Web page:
The Prof had just finished as the Head of the Department of Corrections. He got into huge shouting matches with students that tried to defend prisoner's rights and such.

I've heard that he took to heart much of the criticism he got that year (it was his first ever teaching). I've talked to people who graduated after me -- he was their favorite.

I was scared to death in that class. I wouldn't have been surprised if a fist fight had broken out between teacher and students (teacher would have won, I'd bet). We covered so little in lecture that sometimes I'd just skip and read the book instead.

Matthew K. Tabor said...

I've got to be a stick in the mud again.

The problem with the mnemonic is that it reminds one of the procedure but almost wholly ignores the concept. The more conceptually important something is, the less appropriate a mnemonic tends to be.

There are loads of Great Lakes mnemonics, ie. She Made Harry Eat Onions - they're fine because there's no conceptual information beyond the order of the Lakes west to east. Mnemonics are fine for the factual or procedural.

If the question is, "How do I set up a fraction when I'm given the numerator and denominator," a child doesn't understand conceptually what a fraction is about. This mnemonic really doesn't add much to the conceptual understand of fractions, though I'll admit it gets one through the motions properly.

And sometimes that's enough - getting a kid through the procedure can lay the foundation for conceptual understanding *after*, so it definitely can have value.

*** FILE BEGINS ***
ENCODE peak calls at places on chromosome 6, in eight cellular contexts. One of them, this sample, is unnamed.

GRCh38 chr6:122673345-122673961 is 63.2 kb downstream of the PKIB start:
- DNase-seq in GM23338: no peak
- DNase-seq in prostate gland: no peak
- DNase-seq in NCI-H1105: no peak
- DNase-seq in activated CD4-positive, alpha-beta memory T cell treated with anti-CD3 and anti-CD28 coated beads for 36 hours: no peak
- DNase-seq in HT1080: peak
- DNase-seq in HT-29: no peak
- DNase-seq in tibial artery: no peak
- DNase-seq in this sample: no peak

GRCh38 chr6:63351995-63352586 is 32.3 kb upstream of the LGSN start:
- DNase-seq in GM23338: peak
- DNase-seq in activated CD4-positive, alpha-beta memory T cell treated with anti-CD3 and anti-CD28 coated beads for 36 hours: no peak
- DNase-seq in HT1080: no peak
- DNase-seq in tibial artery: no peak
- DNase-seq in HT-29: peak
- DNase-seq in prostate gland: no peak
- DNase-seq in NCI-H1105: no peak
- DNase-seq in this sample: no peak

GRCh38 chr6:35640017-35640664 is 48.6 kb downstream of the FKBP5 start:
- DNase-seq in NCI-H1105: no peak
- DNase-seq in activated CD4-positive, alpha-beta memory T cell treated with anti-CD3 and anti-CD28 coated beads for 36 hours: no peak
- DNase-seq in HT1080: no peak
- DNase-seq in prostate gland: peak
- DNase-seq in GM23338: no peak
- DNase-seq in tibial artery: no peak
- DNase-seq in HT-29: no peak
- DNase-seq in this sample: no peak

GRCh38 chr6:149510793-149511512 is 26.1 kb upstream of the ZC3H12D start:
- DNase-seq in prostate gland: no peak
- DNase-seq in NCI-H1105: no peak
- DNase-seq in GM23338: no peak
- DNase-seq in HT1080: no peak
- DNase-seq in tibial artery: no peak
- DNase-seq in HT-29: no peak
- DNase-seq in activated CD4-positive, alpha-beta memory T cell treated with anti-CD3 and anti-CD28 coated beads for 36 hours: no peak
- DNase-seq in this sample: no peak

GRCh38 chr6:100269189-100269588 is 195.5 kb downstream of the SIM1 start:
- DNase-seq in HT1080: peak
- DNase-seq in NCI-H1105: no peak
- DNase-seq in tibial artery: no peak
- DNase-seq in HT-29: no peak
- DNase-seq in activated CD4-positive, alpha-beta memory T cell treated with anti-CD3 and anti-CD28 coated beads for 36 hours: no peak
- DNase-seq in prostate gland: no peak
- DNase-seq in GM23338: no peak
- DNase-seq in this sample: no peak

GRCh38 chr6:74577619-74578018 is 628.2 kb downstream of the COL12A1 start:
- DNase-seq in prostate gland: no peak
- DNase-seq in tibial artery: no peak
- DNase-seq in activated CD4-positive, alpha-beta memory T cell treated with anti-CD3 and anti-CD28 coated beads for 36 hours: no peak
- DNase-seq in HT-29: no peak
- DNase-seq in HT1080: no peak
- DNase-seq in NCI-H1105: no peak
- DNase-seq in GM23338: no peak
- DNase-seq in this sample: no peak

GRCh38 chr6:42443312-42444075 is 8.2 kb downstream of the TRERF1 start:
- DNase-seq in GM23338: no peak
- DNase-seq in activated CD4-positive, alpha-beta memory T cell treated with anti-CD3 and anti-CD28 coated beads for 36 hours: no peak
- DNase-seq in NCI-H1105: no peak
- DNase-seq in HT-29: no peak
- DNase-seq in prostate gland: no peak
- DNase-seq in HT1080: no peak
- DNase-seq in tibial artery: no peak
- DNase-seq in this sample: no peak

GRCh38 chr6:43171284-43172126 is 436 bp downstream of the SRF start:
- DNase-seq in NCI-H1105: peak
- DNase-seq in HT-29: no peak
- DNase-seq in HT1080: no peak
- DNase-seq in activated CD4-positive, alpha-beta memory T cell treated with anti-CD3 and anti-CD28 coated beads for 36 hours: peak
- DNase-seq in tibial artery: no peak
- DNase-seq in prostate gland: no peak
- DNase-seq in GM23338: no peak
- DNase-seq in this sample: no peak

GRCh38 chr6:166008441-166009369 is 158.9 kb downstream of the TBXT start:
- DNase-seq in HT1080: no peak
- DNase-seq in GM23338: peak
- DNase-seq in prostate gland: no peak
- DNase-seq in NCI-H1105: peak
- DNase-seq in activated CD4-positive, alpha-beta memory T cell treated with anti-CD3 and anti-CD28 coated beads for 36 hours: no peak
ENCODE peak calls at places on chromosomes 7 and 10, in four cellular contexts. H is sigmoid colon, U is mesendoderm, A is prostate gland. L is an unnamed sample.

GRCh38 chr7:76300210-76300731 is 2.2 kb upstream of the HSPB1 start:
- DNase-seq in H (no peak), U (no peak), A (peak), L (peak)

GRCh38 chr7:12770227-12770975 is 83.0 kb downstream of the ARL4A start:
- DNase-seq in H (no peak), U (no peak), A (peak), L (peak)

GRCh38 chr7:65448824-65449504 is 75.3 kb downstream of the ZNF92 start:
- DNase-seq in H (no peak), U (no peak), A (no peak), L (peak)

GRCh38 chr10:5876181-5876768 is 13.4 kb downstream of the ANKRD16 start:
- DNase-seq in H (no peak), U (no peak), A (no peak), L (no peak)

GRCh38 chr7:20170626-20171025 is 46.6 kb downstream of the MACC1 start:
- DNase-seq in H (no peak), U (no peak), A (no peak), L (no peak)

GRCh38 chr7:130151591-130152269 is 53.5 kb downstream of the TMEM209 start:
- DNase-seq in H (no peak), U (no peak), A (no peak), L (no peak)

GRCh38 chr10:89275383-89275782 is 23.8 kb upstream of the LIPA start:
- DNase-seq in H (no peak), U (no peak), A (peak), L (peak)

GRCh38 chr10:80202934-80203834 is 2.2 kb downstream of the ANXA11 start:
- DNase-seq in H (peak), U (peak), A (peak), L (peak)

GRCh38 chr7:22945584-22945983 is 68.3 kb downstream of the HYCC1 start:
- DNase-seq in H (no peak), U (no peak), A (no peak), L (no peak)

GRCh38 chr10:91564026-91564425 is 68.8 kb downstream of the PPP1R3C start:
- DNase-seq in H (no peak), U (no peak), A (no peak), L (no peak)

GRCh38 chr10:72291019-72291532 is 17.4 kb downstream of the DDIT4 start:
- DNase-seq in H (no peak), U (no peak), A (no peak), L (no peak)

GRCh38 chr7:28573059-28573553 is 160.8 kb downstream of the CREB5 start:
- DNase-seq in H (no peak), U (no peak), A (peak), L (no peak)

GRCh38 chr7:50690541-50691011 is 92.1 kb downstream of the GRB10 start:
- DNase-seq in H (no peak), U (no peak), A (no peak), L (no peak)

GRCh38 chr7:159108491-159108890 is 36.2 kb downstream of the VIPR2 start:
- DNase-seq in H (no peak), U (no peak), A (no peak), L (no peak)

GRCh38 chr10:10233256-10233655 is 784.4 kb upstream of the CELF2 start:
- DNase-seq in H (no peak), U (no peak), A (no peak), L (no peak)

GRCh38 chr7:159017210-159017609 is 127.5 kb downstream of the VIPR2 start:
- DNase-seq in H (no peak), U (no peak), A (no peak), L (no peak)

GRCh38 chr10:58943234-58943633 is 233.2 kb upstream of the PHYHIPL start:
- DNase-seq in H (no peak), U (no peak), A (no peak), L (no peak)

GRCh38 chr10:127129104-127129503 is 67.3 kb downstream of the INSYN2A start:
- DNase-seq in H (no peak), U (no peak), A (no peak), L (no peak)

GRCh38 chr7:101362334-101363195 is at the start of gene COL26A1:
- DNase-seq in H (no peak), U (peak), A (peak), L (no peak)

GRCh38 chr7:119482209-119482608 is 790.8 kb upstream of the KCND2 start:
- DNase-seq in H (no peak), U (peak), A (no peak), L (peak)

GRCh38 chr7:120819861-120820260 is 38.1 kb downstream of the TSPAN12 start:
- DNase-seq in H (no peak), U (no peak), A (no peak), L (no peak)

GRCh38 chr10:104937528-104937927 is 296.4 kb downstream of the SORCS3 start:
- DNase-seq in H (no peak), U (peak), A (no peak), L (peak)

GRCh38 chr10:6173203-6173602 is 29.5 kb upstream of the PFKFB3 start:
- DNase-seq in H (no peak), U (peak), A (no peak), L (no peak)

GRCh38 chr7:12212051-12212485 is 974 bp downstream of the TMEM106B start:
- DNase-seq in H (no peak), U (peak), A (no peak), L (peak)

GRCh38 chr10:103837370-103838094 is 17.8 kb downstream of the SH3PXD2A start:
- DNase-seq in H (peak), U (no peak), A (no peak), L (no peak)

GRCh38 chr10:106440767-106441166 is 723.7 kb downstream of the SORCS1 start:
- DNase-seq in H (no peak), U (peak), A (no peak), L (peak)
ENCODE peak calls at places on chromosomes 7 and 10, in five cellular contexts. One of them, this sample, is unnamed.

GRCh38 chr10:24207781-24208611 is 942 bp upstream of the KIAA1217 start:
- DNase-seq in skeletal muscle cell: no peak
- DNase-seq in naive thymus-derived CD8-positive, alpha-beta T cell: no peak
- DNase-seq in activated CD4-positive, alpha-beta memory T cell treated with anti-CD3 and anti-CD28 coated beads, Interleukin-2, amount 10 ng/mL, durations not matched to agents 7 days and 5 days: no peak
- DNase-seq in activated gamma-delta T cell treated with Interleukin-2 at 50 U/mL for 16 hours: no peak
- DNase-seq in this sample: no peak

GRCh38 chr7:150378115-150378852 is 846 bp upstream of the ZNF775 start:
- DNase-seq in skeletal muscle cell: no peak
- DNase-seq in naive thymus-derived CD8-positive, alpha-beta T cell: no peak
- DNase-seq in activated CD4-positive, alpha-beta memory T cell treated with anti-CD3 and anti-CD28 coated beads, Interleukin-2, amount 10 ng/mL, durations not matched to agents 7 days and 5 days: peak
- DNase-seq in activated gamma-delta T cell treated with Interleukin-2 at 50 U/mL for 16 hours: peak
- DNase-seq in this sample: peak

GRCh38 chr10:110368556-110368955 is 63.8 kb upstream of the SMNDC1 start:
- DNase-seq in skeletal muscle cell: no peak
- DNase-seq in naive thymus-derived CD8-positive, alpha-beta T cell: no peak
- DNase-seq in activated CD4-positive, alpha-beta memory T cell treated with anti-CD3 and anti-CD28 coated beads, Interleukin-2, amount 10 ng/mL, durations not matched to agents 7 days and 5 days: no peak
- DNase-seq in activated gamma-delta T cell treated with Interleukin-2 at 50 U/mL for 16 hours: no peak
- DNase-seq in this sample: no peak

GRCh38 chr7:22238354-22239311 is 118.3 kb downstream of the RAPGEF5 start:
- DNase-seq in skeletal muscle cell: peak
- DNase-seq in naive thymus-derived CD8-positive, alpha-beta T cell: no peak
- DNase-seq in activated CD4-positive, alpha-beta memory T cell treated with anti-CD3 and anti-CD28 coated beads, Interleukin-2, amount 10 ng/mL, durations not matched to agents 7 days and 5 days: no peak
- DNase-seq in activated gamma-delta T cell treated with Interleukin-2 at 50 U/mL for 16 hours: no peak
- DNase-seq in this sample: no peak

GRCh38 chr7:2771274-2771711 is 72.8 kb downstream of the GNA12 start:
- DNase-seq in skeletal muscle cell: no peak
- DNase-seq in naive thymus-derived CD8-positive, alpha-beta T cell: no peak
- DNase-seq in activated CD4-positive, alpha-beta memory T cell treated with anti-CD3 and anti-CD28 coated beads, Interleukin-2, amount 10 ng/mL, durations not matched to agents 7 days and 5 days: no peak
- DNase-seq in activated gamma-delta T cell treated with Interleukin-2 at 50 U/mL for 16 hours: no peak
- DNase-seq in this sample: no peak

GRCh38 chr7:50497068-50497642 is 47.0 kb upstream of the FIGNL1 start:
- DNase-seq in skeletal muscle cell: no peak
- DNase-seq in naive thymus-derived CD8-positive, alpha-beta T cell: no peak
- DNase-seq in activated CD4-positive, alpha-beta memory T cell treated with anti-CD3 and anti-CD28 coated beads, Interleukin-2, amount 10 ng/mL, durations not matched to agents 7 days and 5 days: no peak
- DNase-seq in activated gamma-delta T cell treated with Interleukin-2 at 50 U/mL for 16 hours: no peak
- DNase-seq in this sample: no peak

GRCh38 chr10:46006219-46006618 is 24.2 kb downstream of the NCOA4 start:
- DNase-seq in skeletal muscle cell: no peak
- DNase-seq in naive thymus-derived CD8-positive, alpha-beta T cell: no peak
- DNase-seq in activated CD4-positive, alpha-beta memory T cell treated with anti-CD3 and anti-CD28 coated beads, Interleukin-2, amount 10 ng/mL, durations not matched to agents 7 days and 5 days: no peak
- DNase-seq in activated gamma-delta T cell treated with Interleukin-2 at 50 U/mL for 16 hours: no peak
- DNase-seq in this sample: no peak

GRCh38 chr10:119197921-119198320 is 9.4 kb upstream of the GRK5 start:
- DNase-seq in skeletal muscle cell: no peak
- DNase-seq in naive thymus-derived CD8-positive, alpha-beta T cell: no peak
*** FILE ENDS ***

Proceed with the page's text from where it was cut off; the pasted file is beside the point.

But, as we all know, fractions are hugely important and mnemonics run a risk of becoming a crutch.

Saxon's method is decent - it gives a procedure that's easy and also demonstrates that one number [numerator] is to be evaluated by another number [denominator].

Anonymous said...

My son never had a problem with a heuristic understanding of fractions. He had problems rewriting a long division problem using a fraction bar or rewriting an expression that used the division symbol as long division in much the same way he confused d/b for years.

Over the past few weeks we've been working a lot with proving that the a/b = a x 1/b, etc., so I'm fairly certain that at this point he understands what a fraction is "conceptually" (at least one of the things that a fraction represents) but he had his arithmetic down cold before we got here and while I didn't use the "top dog" reminder, which I like very much and may use it with another kid, I did use something called "the swing" reminder: The divisor starts underneath the fraction and can arc to the left (long division) or arc to the right (division symbol). See, that wasn't nearly as cool as "top dog."

LynnG said...

Matthew, you are absolutely right that the mnemonic sacrifices conceptual understanding to procedural proficiency.

Sometimes (many times?) conceptual understanding is gained later. I've used many procedures (as do most students)long before I fully appreciated the conceptual underpinnings.

I never understood the relationship of long division to algebra until a couple years ago (that David Klein article was fantastic). That was okay, because I could do long division. And I could do algebra.

This is one of the flaws of EM -- insisting on conceptual understanding first, always, and instead of procedural knowledge. I've got nothing against conceptual understanding, it's great really, but don't hold kids back to the artificial timetables.

Oh - the concept has been explained as well. At some point you don't want kids to have to continually think through the concept every time they are faced with a problem. Mnemonics can be useful like that.

Matthew K. Tabor said...

Lynn,

Absolutely - ramming home concepts first at the expense of the long-term isn't always a productive way to go about things. With a concept as seminal as the fraction, I think you've got to give a good effort at conceptual understanding first [preferably mixed with procedural], but if it doesn't take you get them through the procedure and try again later.

I'd be lying if I said I didn't recite "righty-tighty, lefty-loosey" in my head occasionally when I turn a knob.